Theirs is a love in complete harmony, the sort of love the Lord Himself established in Genesis 2 when He crafted woman from a rib of the man that she be a helper suitable for him. Indeed, the man rejoiced at her creation, affirming, “This is now bone of my bones and flesh of my flesh; she shall be called ‘woman,’ for she was taken out of man” (Genesis 2:23).
Song of Songs echoes those same themes, reflecting a love created by God and meant to complement and revel in each other and in the Lord.
Song of Songs offers much guidance for Christians today about how a Godly love union should be. With divorce rates, pornography, promiscuity, adultery, premarital sex, and more on the rise, people are often confused about the meaning of love and how to exist in a unified and happy marriage with few cultural role models.
Some Christians taught to resist temptations of the flesh while unmarried, believe they must continue to abstain from pleasure once married, that sexual intercourse is only for procreation. Others believe that as long as they are monogamous in action, it doesn’t matter whether or not they desire their spouse — or another.
But Song of Songs gives us an example of Godly love and marriage that so many of us need today. It portrays a man and a woman with desire only for each other, who clearly rejoice in that desire and accept it as holy, meaningful, beautiful, and right. They wait for each other, seek each other out, and wait—albeit sometimes impatiently—until the time is right for their union.
The female voice in the song seems to embody love with all of its ecstasy, urgency, passion, purity, and glory. Her voice also serves to advise other young people about the need to wait for maturity and reciprocity. As she urges first in 2:7 and again in 8:4, “Daughters of Jerusalem, I charge you: Do not arouse or awaken love until it so desires.”
In addition to those above, some favorite verses from Song of Songs are as follows:
“Let him kiss me with the kisses of his mouth— for your love is more delightful than wine” (Song 1:2).
“Let him lead me to the banquet hall, and let his banner over me be love” (Song 2:4).
“My beloved is mine and I am his” (Song 2:16a).
“Sixty queens there may be, and eighty concubines, and virgins beyond number; but my dove, my perfect one, is unique, the only daughter of her mother, the favorite of the one who bore her. The young women saw her and called her blessed; the queens and concubines praised her” (Song 6:8-9).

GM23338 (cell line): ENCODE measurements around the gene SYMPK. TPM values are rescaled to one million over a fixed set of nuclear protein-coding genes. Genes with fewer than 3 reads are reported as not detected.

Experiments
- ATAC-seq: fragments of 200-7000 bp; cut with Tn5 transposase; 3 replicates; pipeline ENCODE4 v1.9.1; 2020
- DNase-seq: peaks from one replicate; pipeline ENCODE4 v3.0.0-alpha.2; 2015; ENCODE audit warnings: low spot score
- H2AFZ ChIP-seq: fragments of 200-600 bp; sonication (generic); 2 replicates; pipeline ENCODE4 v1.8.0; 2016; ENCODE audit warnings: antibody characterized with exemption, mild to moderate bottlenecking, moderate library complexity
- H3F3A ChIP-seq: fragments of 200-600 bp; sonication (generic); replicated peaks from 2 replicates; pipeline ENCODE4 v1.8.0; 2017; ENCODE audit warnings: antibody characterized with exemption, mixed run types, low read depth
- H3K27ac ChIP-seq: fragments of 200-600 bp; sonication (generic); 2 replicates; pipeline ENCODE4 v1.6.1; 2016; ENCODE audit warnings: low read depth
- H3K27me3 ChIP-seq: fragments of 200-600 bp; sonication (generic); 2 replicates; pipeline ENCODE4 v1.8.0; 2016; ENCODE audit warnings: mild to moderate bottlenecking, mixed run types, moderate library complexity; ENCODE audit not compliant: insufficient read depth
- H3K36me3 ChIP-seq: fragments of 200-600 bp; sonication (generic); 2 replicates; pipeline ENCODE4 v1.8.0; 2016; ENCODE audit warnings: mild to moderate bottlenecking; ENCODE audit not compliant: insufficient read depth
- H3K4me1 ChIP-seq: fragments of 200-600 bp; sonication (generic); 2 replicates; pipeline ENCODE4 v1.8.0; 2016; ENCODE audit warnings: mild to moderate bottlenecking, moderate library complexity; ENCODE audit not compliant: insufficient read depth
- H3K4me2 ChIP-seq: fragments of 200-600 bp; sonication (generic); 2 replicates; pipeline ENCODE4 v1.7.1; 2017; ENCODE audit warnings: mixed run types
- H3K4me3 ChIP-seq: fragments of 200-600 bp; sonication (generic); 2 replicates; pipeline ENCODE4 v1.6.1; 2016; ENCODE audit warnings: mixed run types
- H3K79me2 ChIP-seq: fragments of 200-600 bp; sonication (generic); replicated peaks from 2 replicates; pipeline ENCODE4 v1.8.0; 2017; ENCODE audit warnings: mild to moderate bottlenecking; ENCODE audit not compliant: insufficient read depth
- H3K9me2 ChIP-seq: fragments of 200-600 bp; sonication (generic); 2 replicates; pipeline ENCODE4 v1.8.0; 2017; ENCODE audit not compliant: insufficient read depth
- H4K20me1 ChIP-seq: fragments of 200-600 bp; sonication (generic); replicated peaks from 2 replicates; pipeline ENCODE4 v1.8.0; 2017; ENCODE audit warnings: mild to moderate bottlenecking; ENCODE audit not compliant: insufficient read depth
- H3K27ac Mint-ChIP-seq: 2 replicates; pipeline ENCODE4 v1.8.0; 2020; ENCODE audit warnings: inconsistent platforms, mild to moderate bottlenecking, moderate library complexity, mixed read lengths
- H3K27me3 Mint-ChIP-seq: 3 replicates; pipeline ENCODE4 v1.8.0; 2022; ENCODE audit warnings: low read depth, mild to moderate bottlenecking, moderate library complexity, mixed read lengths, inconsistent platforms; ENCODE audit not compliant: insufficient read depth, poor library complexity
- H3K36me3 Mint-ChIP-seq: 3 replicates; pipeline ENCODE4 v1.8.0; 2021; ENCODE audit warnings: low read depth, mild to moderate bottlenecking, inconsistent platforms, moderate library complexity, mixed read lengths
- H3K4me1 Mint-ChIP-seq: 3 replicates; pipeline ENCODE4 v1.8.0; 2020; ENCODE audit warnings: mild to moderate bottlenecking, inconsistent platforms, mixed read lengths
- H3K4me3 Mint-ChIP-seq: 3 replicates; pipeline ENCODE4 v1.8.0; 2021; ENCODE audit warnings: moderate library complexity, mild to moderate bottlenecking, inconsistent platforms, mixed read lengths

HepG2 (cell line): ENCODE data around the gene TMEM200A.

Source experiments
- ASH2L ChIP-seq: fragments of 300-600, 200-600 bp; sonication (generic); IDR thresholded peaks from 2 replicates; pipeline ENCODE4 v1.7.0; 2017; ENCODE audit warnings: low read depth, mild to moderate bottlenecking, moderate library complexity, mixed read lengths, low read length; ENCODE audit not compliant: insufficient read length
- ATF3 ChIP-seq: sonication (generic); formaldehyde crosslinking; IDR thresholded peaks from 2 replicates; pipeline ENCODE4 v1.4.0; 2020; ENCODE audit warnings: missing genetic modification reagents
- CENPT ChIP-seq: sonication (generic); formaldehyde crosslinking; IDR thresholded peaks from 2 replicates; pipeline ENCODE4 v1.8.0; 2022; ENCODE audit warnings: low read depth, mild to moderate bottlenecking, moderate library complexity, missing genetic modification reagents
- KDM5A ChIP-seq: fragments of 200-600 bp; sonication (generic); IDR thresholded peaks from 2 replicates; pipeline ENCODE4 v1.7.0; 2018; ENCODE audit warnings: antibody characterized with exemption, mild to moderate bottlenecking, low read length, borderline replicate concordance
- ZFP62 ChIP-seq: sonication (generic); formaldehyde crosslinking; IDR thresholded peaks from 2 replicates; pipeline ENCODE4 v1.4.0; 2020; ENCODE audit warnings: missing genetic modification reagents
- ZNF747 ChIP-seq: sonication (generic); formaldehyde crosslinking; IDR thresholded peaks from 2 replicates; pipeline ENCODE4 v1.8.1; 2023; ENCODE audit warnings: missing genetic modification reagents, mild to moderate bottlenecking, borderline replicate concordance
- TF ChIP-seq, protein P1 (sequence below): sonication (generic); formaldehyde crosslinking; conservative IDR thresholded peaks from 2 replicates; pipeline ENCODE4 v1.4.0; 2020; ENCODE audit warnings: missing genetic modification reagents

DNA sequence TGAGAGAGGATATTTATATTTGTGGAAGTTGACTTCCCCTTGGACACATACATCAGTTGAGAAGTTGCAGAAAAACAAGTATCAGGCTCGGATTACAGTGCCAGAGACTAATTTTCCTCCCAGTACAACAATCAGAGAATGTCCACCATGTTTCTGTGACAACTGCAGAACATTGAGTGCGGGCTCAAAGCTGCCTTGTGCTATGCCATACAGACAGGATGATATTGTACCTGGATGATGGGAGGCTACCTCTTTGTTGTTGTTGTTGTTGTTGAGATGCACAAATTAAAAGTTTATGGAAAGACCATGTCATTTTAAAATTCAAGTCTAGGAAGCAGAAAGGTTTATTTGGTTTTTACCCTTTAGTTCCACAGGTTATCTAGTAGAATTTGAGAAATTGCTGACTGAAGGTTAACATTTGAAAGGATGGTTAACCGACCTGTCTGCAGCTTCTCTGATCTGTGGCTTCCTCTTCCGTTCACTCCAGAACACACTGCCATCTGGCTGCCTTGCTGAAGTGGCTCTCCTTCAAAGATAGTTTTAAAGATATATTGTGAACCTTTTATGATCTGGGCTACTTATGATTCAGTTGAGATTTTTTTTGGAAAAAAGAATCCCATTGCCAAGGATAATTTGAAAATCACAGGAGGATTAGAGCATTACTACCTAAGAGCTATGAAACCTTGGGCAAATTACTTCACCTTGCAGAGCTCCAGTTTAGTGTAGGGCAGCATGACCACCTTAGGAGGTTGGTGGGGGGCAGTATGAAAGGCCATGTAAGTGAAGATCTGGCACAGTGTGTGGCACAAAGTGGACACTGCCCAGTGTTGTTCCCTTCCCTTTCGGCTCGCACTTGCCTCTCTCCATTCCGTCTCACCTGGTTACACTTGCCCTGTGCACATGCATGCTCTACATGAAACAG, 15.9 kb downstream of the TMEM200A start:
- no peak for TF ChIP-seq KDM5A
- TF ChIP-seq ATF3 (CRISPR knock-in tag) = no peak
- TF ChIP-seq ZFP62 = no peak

“I would lead you and bring you to my mother’s house — she who has taught me” (Song 8:2a).
“Place me like a seal over your heart, like a seal on your arm; for love is as strong as death, its jealousy unyielding as the grave. It burns like blazing fire, like a mighty flame” (Song 8:6).
“Many waters cannot quench love; rivers cannot sweep it away. If one were to give all the wealth of one’s house for love, it would be utterly scorned” (Song 8:7).
“But my own vineyard is mine to give” (Song 8:12a).
Encyclopedia of The Bible, Bible Gateway Plus
NIV Study Bible, Copyright © 1985, 1995, 2002, 2008, 2011 by Zondervan.
NRSV Cultural Backgrounds Study Bible Copyright © 2019 by Zondervan.
NIV Cultural Backgrounds Study Bible Copyright © 2016 by Zondervan.
New International Encyclopedia of Bible Characters, Copyright © 2001.
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Jessica Brodie is an award-winning Christian novelist, journalist, editor, blogger, and writing coach and the recipient of the 2018 American Christian Fiction Writers Genesis Award for her novel, The Memory Garden. She is also the editor of the South Carolina United Methodist Advocate, the oldest newspaper in Methodism. Her newest release is an Advent daily devotional for those seeking true closeness with God, which you can find at https://www.jessicabrodie.